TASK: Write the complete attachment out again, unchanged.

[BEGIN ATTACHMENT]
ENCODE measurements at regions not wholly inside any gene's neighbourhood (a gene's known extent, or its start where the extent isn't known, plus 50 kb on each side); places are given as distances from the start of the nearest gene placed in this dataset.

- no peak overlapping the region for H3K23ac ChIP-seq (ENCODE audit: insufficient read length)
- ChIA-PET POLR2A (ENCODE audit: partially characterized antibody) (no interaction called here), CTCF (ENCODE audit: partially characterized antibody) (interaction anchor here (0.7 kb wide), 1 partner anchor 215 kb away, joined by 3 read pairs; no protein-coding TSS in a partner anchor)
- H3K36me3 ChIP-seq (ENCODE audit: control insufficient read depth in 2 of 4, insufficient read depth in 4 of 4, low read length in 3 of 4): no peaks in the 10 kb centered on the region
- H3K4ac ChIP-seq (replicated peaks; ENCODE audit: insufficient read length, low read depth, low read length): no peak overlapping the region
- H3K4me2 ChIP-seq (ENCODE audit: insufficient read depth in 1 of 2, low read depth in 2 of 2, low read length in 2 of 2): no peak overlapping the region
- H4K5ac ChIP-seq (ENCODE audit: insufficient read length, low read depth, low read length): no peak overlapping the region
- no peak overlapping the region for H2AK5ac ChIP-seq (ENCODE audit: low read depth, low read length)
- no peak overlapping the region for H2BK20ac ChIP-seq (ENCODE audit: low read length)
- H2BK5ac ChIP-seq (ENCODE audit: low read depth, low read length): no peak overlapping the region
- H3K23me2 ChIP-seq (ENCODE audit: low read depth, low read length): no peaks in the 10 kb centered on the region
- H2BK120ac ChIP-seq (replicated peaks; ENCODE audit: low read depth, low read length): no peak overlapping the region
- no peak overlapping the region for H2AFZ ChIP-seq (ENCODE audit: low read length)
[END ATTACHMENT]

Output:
ENCODE measurements at regions not wholly inside any gene's neighbourhood (a gene's known extent, or its start where the extent isn't known, plus 50 kb on each side); places are given as distances from the start of the nearest gene placed in this dataset.

- no peak overlapping the region for H3K23ac ChIP-seq (ENCODE audit: insufficient read length)
- ChIA-PET POLR2A (ENCODE audit: partially characterized antibody) (no interaction called here), CTCF (ENCODE audit: partially characterized antibody) (interaction anchor here (0.7 kb wide), 1 partner anchor 215 kb away, joined by 3 read pairs; no protein-coding TSS in a partner anchor)
- H3K36me3 ChIP-seq (ENCODE audit: control insufficient read depth in 2 of 4, insufficient read depth in 4 of 4, low read length in 3 of 4): no peaks in the 10 kb centered on the region
- H3K4ac ChIP-seq (replicated peaks; ENCODE audit: insufficient read length, low read depth, low read length): no peak overlapping the region
- H3K4me2 ChIP-seq (ENCODE audit: insufficient read depth in 1 of 2, low read depth in 2 of 2, low read length in 2 of 2): no peak overlapping the region
- H4K5ac ChIP-seq (ENCODE audit: insufficient read length, low read depth, low read length): no peak overlapping the region
- no peak overlapping the region for H2AK5ac ChIP-seq (ENCODE audit: low read depth, low read length)
- no peak overlapping the region for H2BK20ac ChIP-seq (ENCODE audit: low read length)
- H2BK5ac ChIP-seq (ENCODE audit: low read depth, low read length): no peak overlapping the region
- H3K23me2 ChIP-seq (ENCODE audit: low read depth, low read length): no peaks in the 10 kb centered on the region
- H2BK120ac ChIP-seq (replicated peaks; ENCODE audit: low read depth, low read length): no peak overlapping the region
- no peak overlapping the region for H2AFZ ChIP-seq (ENCODE audit: low read length)